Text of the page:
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J Cell Biol. 1990 Oct;111(4):1535-42.

The lamin B receptor of the nuclear envelope inner membrane: a polytopic protein with eight potential transmembrane domains.

Author information

1
Laboratory of Cell Biology, Howard Hughes Medical Institute, Rockefeller University, New York 10021.

Abstract

The lamin B receptor is a previously identified integral membrane protein in the nuclear envelope of turkey erythrocytes that associates with the nuclear intermediate filament protein lamin B (Worman, H. J., J. Yuan, G. Blobel, and S. D. Georgatos. 1988. Proc. Natl. Acad. Sci. USA. 85:8531-8534). In the present report, we use cell fractionation and antibodies against the lamin B receptor to localize it to an 8-M urea-extracted membrane fraction of chicken liver nuclei, supporting an inner nuclear membrane localization. We deduced the amino acid sequence of the chicken lamin B receptor from overlapping clones obtained by screening cDNA libraries with a probe generated by the polymerase chain reaction with primers based on the partial protein sequence of the isolated protein. The mature lamin B receptor has a calculated molecular mass of 73,375 D and eight segments of hydrophobic amino acids that could function as transmembrane domains as determined by hydropathy analysis. Preceding the first putative transmembrane segment is a highly charged 204-residue-long amino terminal region that contains two consensus sites for phosphorylation by protein kinase A. Since the lamin B receptor has been shown to be phosphorylated by protein kinase A in vitro and in vivo and this phosphorylation affects lamin B binding (Applebaum, J., G. Blobel, and S. D. Georgatos. 1990. J. Biol. Chem. 265:4181-4185), it is likely that this amino terminal region faces the nucleoplasm. The amino terminal region also contains three DNA-binding motifs that are found in gene regulatory proteins and histones, suggesting that the lamin B receptor may additionally play a role in gene regulation and/or chromatin organization.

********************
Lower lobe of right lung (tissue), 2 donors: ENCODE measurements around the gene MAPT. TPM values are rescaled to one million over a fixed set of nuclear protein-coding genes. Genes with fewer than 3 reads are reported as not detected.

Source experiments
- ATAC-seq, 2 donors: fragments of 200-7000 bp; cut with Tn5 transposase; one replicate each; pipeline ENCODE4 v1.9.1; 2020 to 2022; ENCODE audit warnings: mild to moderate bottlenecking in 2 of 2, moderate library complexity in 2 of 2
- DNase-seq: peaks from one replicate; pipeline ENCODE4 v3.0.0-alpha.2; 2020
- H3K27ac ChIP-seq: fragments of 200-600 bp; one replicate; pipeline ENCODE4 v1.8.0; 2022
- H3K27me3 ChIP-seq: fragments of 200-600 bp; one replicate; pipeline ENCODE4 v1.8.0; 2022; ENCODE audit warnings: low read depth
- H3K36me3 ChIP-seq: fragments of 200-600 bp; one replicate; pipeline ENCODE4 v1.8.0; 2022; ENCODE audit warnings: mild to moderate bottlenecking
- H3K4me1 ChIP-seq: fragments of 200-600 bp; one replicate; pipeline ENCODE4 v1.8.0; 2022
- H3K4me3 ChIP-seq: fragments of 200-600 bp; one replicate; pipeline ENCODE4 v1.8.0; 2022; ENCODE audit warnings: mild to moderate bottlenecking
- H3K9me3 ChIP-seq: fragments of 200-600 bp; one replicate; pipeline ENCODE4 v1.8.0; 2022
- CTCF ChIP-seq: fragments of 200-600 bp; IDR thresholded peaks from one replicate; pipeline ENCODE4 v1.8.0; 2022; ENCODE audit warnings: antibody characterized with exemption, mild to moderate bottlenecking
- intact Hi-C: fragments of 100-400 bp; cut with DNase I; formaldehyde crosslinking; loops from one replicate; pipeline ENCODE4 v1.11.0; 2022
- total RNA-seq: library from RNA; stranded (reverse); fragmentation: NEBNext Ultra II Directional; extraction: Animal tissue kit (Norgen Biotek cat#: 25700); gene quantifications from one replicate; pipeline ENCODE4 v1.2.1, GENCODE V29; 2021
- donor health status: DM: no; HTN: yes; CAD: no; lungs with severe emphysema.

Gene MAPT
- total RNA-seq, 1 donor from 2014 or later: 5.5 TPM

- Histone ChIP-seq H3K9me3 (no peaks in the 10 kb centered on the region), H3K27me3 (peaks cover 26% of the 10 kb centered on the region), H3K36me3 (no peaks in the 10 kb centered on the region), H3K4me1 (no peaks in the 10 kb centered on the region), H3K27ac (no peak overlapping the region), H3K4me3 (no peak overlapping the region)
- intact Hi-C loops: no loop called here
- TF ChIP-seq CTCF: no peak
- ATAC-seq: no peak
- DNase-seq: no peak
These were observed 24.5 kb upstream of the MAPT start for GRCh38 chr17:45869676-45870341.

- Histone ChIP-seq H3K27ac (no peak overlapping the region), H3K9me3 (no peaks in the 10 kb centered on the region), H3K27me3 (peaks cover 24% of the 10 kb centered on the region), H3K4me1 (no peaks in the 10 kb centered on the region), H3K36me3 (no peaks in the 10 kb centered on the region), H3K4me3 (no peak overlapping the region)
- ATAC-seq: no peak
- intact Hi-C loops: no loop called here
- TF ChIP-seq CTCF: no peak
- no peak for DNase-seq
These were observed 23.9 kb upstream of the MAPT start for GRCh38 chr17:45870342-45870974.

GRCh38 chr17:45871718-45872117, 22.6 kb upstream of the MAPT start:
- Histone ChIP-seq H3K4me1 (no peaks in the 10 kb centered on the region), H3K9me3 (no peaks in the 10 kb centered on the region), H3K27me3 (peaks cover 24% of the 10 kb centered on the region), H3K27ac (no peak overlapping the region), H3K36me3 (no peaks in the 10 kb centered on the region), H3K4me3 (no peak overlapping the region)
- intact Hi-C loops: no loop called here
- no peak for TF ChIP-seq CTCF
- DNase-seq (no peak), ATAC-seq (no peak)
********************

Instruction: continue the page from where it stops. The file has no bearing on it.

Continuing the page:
PMID:
2170422
PMCID:
PMC2116249
[Indexed for MEDLINE]
Free PMC Article

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